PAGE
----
What Even Is Buttplug?
For the purposes of this guide, "Buttplug" refers to two things:
- An abstract protocol for enumerating, connecting to, and controlling intimate interaction hardware (sex toys, estim, fucking machines, etc...).
- Reference implementations of the aforementioned protocol in a specific programming languages/environment, providing an API for developers to build applications on.
"Buttplug" used alone usually refers to the protocol, while "Buttplug [language]" (like "Buttplug C#") refers to the reference implementation in a specific language (C#, in this case).
So Does It Just Control Buttplugs?
This is one of the most asked questions around the Buttplug project. The Buttplug project was built to control all sorts of hardware, not just buttplugs. As of this writing, implementations can control:
- Vibrators (of all sorts, be it rabbit, buttplug, prostate, wand, etc...)
This list will continue to grow over time.
Some of the reasons the project is named Buttplug are:
- A buttplug (the toy) is a non-gender-specific sex toy. Everyone has a butt. Butts can be inclusive.
- Technology and the surrounding culture is far to sterile. Buttplugs, used correctly, are usually not.
- It seemed funny at the time, even though no thought was put into how it would sound when needing to be mentioned in press articles, grant applications, etc...
- Upon further consideration, that made it even funnier.
This list will also continue to grow over time, as the project leadership continue to try and convince itself this was a good branding choice.
About This Guide
The Buttplug Developer Guide covers a few different topics.
- Architecture choices made in both the protocol and the reference libraries.
- Using the reference libraries in applications.
- Different uses for raw Buttplug Messages.
Any portion of the guide that uses the reference libraries should be considered a way to do things, but not the (only) way. The only invariant portion of Buttplug is the actual protocol, as laid out by the Buttplug Spec. The reference libraries are one try at implementing an API for this protocol. Others are free to implement their own APIs on top of the raw protocol.
Chapters involving code will have interfaces similar to the one shown here.
// This is some C#
// This is some C#
// This is some Typescript
<!-- This is Sugarcube Twine -->
The guide tries to cover examples for all reference implementations, where possible. Due to variations in program language features, there is a good chance that while all of the examples will achieve the same goal, they may do so in very different ways. Notes about language specific requirements and implementations will be included as comments in the examples for that language.
Terms To Be Familiar With
Here's a quick set of terms and definitions to be familiar with before continuing. These will be used and probably re-explained throughout the document, but having them all here means no one has to go looking for them.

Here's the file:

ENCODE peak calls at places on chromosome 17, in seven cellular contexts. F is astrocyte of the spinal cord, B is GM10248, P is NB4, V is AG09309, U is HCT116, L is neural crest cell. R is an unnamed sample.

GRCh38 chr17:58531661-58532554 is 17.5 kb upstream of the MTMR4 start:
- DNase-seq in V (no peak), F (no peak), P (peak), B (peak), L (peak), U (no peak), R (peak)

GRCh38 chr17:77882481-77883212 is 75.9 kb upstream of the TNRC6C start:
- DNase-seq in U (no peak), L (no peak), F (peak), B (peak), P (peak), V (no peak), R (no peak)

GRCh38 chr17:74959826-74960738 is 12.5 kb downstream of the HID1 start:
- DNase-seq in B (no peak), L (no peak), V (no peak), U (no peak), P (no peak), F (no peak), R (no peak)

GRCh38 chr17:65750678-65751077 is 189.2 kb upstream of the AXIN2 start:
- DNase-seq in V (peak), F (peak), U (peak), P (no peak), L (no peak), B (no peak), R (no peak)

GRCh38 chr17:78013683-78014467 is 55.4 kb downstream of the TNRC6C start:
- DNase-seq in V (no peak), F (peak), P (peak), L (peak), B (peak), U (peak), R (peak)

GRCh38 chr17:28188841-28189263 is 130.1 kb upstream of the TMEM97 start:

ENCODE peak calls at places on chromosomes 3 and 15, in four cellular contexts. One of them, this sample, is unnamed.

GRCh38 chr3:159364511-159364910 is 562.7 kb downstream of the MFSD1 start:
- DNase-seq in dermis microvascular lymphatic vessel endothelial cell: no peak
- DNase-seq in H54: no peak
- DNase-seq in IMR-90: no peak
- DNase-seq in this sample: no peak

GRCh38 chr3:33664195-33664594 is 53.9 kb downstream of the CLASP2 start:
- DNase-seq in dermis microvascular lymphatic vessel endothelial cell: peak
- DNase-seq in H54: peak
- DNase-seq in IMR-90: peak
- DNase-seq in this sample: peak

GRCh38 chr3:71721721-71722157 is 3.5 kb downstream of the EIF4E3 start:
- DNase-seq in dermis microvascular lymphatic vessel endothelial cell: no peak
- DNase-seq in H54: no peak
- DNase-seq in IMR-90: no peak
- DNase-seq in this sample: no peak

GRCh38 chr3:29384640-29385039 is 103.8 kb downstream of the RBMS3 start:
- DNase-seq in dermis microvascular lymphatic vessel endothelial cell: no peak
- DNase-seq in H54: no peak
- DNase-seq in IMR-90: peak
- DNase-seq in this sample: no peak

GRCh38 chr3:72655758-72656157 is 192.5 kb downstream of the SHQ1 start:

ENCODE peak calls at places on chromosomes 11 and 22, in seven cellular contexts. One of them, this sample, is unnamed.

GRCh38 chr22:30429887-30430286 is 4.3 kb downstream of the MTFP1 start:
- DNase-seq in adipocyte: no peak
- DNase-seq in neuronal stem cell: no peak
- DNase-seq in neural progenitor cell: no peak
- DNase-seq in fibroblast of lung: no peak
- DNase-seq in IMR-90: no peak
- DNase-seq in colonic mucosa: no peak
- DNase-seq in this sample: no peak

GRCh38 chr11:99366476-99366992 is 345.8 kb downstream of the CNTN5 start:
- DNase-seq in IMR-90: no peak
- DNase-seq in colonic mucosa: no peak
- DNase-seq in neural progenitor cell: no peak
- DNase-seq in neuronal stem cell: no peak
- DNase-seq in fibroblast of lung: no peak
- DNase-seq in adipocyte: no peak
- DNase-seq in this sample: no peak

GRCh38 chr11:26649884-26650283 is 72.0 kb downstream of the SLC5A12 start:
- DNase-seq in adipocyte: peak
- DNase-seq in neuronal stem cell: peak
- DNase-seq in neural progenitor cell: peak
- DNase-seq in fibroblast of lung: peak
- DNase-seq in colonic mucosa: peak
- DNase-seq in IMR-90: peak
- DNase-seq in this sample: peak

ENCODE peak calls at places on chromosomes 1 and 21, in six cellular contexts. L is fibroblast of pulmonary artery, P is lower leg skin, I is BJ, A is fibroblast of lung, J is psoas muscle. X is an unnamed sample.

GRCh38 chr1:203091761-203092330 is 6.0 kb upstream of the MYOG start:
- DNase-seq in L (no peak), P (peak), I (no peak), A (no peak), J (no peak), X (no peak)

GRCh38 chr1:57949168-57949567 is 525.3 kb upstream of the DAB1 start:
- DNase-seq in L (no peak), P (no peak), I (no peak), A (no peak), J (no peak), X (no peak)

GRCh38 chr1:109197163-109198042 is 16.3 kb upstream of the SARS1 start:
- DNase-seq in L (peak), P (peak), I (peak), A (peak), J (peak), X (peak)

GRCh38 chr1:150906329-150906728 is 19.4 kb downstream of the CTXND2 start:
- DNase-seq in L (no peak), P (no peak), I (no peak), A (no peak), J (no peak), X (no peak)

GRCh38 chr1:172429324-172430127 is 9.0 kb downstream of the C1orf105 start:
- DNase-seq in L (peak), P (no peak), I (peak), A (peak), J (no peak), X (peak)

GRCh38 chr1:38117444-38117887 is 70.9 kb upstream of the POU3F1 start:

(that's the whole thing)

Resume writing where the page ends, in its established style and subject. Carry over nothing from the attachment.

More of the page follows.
- A device is the general term for anything that buttplug connects to and controls. Sex toys, gamepads, estim units, fucking machines, whatever.
- The part of Buttplug implementations that manages device connections and communication. This may be a standalone server, or may exist inside an application that uses Buttplug. Those wanting to add implementations for new devices will do so in Buttplug Server code.
- The part of Buttplug implementations that applications use in order to access servers. Client APIs are what most Buttplug applications developers will see.
- Buttplug messages are defined in the Buttplug Spec, and are how Buttplug Clients and Servers communicate with each other.
- A piece of software that sits on top of a client/server so it can talk to the corresponding pieces in some way. This could be embedded (other side in same program) via networks (i.e websockets), ipc (i.e pipes), or other mechanisms.
What to Read
Obviously, reading the whole guide is best. A lot of work was put into writing this, and the best way to appreciate that work is the read and savor every single word.
However, based on feedback, apparently readers have "other things to do". With that severe disrespect in mind, here's a list of what you'll learn from each of the sections in this guide.
- Buttplug Ethics
- Summary of just a few of the myriad ethics issues encountered when writing sex software. A good way to find out what you may be responsible for if you decide to work with the library. Everyone should read this one.
- Sticking Buttplug In Your Application
- All about the Client side of Buttplug. Useful for those wanting to build applications using prebuilt servers. If you just want to build a game, movie player, control app, or whatever, this is the chapter for you.
- Sticking New Messages and Devices In Buttplug
- If you've built a new device, or have a device the reference libraries don't yet support, this is where you'll find out how to add it to Buttplug libraries. This chapter will also detail what to do if you need a new message added to the protocol to support your device.
- Strategies Against Buttplug Architecture
- Outlines the design of the reference libraries. Why things like Connectors and Device Managers and Message Sorters exist. Check this out if you want to get into Core Buttplug development, or are curious about what some of our bugs/issues are about.
- The Message Menagerie
- Design reasoning behind messages in the low-level Buttplug protocol. Good for Server/Core Buttplug development knowledge.
- Buttplug Cookbook
- Common design patterns and strategies for using Buttplug. If you want to know how the Core Buttplug Engineers do things with the library, or learn from the experience of other projects using the system, this is the place to look. Everything from command conversions to pattern building to whatever else looks an oft-repeated good idea that should be documented.